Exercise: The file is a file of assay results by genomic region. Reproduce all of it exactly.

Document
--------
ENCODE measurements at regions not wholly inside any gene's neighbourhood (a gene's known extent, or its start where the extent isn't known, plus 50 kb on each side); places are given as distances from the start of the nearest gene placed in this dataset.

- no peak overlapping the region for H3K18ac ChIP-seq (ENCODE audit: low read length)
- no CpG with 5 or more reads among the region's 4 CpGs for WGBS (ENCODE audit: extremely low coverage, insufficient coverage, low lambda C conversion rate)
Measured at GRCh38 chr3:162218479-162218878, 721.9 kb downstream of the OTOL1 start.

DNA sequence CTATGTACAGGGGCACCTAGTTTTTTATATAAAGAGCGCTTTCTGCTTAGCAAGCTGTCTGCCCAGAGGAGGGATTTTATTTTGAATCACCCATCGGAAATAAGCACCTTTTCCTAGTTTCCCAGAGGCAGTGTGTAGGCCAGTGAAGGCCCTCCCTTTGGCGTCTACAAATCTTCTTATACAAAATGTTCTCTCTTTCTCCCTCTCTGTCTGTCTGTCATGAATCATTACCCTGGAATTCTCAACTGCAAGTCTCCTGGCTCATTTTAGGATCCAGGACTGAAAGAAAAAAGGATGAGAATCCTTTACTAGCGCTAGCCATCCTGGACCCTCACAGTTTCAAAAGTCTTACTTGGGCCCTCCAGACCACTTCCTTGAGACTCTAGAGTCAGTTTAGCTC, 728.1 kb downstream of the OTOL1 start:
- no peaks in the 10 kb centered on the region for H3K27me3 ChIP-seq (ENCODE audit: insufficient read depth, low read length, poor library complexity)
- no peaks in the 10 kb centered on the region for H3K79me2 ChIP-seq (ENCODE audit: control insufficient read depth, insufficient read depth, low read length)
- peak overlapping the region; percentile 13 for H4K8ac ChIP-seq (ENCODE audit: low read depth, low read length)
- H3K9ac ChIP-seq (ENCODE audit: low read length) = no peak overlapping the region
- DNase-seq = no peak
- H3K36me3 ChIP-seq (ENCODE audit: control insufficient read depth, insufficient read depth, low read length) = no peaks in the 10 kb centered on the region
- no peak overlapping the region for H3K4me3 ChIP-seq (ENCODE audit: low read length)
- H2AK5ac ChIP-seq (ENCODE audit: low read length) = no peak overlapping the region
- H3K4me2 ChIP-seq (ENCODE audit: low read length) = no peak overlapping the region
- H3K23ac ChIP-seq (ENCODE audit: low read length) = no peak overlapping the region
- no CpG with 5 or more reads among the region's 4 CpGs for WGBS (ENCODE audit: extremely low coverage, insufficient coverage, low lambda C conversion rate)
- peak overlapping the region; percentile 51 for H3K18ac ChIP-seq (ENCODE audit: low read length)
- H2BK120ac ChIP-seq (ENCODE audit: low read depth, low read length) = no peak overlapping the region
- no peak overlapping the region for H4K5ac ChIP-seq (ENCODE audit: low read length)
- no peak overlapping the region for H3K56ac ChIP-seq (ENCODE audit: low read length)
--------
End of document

ENCODE measurements at regions not wholly inside any gene's neighbourhood (a gene's known extent, or its start where the extent isn't known, plus 50 kb on each side); places are given as distances from the start of the nearest gene placed in this dataset.

- no peak overlapping the region for H3K18ac ChIP-seq (ENCODE audit: low read length)
- no CpG with 5 or more reads among the region's 4 CpGs for WGBS (ENCODE audit: extremely low coverage, insufficient coverage, low lambda C conversion rate)
Measured at GRCh38 chr3:162218479-162218878, 721.9 kb downstream of the OTOL1 start.

DNA sequence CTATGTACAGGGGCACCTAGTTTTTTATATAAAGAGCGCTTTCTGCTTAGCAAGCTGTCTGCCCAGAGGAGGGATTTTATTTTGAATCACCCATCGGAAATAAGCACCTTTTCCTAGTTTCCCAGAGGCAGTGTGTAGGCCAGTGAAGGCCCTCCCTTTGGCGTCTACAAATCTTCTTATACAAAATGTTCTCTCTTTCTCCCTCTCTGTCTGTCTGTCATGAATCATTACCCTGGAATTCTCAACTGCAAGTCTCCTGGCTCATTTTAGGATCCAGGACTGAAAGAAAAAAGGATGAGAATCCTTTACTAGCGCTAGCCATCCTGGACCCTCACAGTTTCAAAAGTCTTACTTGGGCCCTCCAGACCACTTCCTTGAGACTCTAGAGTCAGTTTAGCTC, 728.1 kb downstream of the OTOL1 start:
- no peaks in the 10 kb centered on the region for H3K27me3 ChIP-seq (ENCODE audit: insufficient read depth, low read length, poor library complexity)
- no peaks in the 10 kb centered on the region for H3K79me2 ChIP-seq (ENCODE audit: control insufficient read depth, insufficient read depth, low read length)
- peak overlapping the region; percentile 13 for H4K8ac ChIP-seq (ENCODE audit: low read depth, low read length)
- H3K9ac ChIP-seq (ENCODE audit: low read length) = no peak overlapping the region
- DNase-seq = no peak
- H3K36me3 ChIP-seq (ENCODE audit: control insufficient read depth, insufficient read depth, low read length) = no peaks in the 10 kb centered on the region
- no peak overlapping the region for H3K4me3 ChIP-seq (ENCODE audit: low read length)
- H2AK5ac ChIP-seq (ENCODE audit: low read length) = no peak overlapping the region
- H3K4me2 ChIP-seq (ENCODE audit: low read length) = no peak overlapping the region
- H3K23ac ChIP-seq (ENCODE audit: low read length) = no peak overlapping the region
- no CpG with 5 or more reads among the region's 4 CpGs for WGBS (ENCODE audit: extremely low coverage, insufficient coverage, low lambda C conversion rate)
- peak overlapping the region; percentile 51 for H3K18ac ChIP-seq (ENCODE audit: low read length)
- H2BK120ac ChIP-seq (ENCODE audit: low read depth, low read length) = no peak overlapping the region
- no peak overlapping the region for H4K5ac ChIP-seq (ENCODE audit: low read length)
- no peak overlapping the region for H3K56ac ChIP-seq (ENCODE audit: low read length)